Tuesday, January 3, 2017

Bill Mitchell — Mainstream macroeconomics in a state of ‘intellectual regress’

At the heart of economic policy making, particularly central bank forecasting are so-called Dynamic Stochastic General Equilibrium (DSGE) models of the economy, which are a blight on the world and are the most evolved form of the nonsense that economics students are exposed to in their undergraduate studies. Paul Romer recently published an article on his blog (September 14, 2016) – The Trouble With Macroeconomics – which received a fair amount of attention in the media, given that it represented a rather scathing, and at times, personalised (he ‘names names’) attack on the mainstream of my profession. Paul Romer describes mainstream macroeconomics as being in a state of “intellectual regress” for “three decades” culminating in the latest fad of New Keynesian models where the DSGE framework present a chimera of authority. His attack on mainstream macroeconomics is worth considering and linking with other evidence that the dominant approach in macroeconomics is essentially a fraud.…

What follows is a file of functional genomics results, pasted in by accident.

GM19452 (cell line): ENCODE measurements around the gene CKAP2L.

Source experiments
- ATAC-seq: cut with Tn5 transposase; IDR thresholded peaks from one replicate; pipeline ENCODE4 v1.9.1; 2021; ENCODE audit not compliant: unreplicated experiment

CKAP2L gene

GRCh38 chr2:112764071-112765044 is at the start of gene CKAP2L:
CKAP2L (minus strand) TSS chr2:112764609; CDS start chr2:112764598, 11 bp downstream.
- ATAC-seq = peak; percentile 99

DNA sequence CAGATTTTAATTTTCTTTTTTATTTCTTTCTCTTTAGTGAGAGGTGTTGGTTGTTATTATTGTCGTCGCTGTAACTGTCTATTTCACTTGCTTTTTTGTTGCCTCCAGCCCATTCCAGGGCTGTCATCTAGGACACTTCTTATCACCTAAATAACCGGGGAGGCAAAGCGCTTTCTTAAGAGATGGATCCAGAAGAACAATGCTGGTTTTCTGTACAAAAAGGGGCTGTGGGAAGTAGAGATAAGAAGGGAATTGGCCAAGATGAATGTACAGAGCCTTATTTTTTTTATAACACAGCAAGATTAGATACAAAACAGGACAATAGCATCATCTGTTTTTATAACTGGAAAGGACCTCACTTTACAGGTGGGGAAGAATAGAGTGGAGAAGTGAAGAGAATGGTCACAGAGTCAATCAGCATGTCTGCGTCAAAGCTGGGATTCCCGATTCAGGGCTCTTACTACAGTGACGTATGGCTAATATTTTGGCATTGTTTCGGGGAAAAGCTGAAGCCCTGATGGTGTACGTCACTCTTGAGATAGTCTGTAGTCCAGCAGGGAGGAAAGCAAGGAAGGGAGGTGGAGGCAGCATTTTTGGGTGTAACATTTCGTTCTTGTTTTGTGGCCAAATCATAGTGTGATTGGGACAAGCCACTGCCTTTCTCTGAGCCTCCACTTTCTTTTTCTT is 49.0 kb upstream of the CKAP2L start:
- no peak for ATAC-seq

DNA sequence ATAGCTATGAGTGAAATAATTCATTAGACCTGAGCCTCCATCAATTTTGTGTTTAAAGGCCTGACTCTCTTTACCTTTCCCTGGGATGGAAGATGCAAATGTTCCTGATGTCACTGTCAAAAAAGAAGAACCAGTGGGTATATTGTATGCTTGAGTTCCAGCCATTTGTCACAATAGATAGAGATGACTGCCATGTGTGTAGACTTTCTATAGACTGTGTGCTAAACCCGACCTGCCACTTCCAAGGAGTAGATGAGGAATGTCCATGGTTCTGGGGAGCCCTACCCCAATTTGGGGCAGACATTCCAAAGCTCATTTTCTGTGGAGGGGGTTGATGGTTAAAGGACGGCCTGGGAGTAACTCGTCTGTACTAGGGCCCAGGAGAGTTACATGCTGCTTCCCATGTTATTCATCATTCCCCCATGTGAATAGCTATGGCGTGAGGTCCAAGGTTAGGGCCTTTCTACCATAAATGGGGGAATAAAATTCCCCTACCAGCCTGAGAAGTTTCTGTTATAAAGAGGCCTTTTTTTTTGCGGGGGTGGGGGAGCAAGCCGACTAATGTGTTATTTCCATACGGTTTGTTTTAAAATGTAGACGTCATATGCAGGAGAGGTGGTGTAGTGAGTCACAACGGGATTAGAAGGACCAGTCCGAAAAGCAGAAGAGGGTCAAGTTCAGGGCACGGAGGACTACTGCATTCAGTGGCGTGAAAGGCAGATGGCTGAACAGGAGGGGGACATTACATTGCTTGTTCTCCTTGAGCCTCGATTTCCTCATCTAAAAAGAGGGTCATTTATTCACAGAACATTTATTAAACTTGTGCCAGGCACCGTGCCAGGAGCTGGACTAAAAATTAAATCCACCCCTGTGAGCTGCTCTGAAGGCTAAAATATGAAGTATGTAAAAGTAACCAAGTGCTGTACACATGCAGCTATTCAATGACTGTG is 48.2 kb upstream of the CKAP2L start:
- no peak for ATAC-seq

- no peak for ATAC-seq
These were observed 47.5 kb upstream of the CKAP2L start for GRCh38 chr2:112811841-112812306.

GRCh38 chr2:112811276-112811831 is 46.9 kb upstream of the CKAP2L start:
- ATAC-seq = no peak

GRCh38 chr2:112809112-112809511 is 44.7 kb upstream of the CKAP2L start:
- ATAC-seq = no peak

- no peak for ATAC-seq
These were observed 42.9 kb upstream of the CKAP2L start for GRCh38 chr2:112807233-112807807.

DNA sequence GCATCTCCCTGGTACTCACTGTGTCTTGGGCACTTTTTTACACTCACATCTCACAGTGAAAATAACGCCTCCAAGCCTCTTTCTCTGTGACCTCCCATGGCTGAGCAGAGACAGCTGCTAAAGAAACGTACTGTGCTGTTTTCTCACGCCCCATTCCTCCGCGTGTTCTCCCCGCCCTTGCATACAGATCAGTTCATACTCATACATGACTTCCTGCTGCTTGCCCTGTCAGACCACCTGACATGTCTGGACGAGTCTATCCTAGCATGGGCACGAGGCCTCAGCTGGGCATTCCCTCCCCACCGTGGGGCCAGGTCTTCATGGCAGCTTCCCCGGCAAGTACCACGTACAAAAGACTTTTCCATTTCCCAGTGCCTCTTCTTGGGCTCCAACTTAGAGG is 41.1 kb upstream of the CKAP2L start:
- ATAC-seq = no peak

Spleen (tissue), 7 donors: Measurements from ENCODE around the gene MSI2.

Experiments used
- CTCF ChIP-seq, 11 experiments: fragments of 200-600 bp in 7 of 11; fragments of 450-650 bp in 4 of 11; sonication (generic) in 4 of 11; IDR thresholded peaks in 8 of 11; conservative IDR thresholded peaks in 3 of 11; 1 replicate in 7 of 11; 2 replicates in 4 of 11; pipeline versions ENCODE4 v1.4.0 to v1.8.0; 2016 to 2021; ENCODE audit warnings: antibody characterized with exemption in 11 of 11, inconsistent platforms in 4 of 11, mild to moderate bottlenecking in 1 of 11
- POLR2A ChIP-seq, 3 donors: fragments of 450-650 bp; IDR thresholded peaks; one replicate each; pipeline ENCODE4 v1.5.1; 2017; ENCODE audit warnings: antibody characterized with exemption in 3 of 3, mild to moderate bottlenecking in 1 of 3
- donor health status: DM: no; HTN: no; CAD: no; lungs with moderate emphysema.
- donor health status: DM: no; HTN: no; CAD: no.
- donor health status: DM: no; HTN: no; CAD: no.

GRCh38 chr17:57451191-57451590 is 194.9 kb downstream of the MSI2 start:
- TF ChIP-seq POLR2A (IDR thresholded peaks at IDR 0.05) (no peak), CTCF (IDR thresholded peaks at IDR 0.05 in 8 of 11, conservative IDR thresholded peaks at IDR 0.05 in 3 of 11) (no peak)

Bill Mitchell – billy blog
Mainstream macroeconomics in a state of ‘intellectual regress’
Bill Mitchell | Professor in Economics and Director of the Centre of Full Employment and Equity (CofFEE), at University of Newcastle, NSW, Australia

31 comments:

John said...

Quibbling with William the Conqueror (my moniker for the great man) is to take one's life in one's hands, but true "intellectual regress" in this case would in actual fact be "progress".

A more accurate description would be "intellectual putridness" or "anti-intellectual excrement", or even more accurately given how many lives its destroyed "useful idiocy".

Matt Franko said...

Gotta ditch the whole stochastic approach now that we are no longer under the metals anymore... has to convert over to a deterministic approach.... discrete time... functional equations... etc...

Matt Franko said...

John, Larry Summers is out today describing Trumps program as equivalent to creationism ... Summers is spot on as his stochastic approach is equivalent to Darwinism...

So we have the stochastic vs the deterministic across the board ...

My munnie is riding on deterministic ...

John said...

If the economic models are dynamic, that's a good thing. Stochastic is good, I'd have thought. The real problem, I suggest, is the general equilibrium. If the models were generally non-equilibrium, that would be a much better way of approaching the problem.

Adding classes (working class, capitalist class, etc) rather than individuals makes the problems easier to handle. But that's SOCIALISM! And it's Marxist-Leninism of the worst kind to model things like that in an individualistic "free market" capitalist economy! I suppose that's one of the reasons all the models fail.

John said...